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In Ohio, Obama Tries To Energize His Winning Coalition For Clinton


It has been exactly one week since an 11-year-old "Access Hollywood" videotape of Donald Trump upended the presidential race and sparked a national conversation about unwanted sexual advances. We're going to hear about where things stand today from several angles, including how the GOP is grappling with the fallout.


But first we have a report from a key battleground state. President Obama is on a campaign blitz for Hillary Clinton. Three days this week he was out on the road trying to energize the coalition of voters that won him the White House. NPR's Asma Khalid reports from Cleveland, Ohio.

ASMA KHALID, BYLINE: President Obama was welcomed with shouts of, we love you, and, four more years. Cleveland after all is Democratic turf. And when some folks booed Donald Trump, Obama pulled out his classic campaign line.


PRESIDENT BARACK OBAMA: Don't boo. What do I say?


OBAMA: Don't boo. Vote.

KHALID: Obama is making a direct plea to millennials and African-Americans. Here in Ohio, about 80 percent of voters in 2012 were white. Obama did not win a majority of them but still managed to win the state because he did phenomenally well among people of color. Democrats need those voters to show up on Election Day. And Obama said Trump is trying to drag the election as low as it can go.


OBAMA: And he figures that if he makes our politics just toxic, then maybe you'll just figure out, you've got no good choices, and you just get discouraged, and you just don't vote. But don't fall for it.

KHALID: Ohio is also home to a large white, working-class population. And Obama made a pitch for them, too. He said Trump has no record of helping working people. He spent all his time trying to convince folks he was a, quote, "global elite."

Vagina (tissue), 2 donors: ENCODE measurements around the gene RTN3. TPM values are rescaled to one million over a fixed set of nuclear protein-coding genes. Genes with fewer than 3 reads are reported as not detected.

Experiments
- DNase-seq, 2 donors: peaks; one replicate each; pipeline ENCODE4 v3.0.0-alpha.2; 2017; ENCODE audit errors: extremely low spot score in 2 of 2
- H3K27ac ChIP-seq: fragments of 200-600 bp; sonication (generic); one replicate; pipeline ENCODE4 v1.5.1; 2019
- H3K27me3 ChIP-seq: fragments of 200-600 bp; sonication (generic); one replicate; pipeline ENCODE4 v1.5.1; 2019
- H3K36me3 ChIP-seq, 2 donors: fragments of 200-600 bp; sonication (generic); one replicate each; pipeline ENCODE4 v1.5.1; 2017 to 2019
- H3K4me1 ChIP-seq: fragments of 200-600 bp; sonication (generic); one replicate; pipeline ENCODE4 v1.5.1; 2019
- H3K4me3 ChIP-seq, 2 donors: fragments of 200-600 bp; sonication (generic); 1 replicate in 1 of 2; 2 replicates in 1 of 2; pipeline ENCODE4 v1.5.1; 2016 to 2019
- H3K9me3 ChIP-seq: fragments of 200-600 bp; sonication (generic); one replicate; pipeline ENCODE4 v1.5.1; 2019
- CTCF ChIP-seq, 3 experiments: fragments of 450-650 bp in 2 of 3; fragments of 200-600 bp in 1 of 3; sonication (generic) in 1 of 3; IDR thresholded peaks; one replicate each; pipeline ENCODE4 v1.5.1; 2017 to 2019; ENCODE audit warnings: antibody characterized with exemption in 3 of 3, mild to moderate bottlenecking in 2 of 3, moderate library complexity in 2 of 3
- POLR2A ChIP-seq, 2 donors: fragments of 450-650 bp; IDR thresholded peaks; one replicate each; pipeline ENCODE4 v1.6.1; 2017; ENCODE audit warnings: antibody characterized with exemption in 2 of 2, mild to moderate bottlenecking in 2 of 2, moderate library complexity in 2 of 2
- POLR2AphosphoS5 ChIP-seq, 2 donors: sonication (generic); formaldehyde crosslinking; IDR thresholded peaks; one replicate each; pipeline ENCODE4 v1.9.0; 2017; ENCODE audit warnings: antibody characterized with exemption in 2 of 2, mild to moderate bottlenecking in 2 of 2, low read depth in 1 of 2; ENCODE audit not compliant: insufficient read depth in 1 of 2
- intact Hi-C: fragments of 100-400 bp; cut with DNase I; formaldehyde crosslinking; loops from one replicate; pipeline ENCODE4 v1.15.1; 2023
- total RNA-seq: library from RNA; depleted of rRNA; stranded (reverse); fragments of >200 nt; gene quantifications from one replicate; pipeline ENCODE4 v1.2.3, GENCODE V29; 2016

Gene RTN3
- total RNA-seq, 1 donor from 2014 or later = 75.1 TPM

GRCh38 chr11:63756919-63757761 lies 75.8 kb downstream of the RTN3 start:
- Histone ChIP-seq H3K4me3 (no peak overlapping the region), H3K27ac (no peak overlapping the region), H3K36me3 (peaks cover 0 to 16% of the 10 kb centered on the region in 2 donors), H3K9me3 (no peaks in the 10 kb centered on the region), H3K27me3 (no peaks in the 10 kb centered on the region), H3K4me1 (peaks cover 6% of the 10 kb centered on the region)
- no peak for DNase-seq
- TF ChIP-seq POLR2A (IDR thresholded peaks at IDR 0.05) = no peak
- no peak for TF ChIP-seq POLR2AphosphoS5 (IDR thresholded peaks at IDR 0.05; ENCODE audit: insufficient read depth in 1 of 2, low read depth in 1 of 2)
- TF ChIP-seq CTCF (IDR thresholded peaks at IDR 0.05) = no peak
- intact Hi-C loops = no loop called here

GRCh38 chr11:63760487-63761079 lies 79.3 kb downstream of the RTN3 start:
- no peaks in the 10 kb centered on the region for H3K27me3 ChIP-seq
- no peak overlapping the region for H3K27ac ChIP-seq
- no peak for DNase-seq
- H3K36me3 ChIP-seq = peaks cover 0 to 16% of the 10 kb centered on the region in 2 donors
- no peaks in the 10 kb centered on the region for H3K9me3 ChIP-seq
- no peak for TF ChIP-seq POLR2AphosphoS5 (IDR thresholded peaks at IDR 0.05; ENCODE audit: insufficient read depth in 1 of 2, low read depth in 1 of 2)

OBAMA: All he had time for was celebrities, and now suddenly he's acting like he's a populist out there. Man, I'm going to fight for working people. Come on, man.

KHALID: Obama is trying to fight apathy and deliver his 2012 winning coalition over to Clinton. But this election is also personal for him, an effort to maintain his legacy.


OBAMA: Donald Trump's closing argument is, what do you have to lose? The answer is everything. All the progress we've made right now is on the ballot. Civility is on the ballot. Tolerance is on the ballot. Courtesy is on the ballot.

KHALID: And this kind of messaging, when Obama ties himself to Clinton, works. Alicia Warren was in the crowd sporting an Obama jacket she bought at the 2012 inauguration.

ALICIA WARREN: I want to vote for Hillary because I believe in her. I believe in Obama, and I love Michelle Obama.

KHALID: Warren is totally committed to Clinton, but there are voters like Tiffany Battle. She says she doesn't agree with everything Clinton's done. Battle was here with her 8-year-old daughter who's only lived under an Obama presidency. And for her, Obama's blessings are helpful.

TIFFANY BATTLE: It has influenced by feelings toward her.

KHALID: Battle is a reluctant Clinton voter, but the president's endorsement makes her feel more comfortable with her choice.

BATTLE: The person that I've witnessed over the past eight years would not just slap his name on somebody as an endorsement, you know, just because he doesn't like whoever. You know, I think he really thought about it, and they've been working closely together. So I'm hoping that it pans out.

KHALID: And that is why Obama is on this campaign blitz - to convince voters who trust him that they should trust her. Asma Khalid, NPR News, Cleveland. Transcript provided by NPR, Copyright NPR.

Asma Khalid is a White House correspondent for NPR. She also co-hosts The NPR Politics Podcast.

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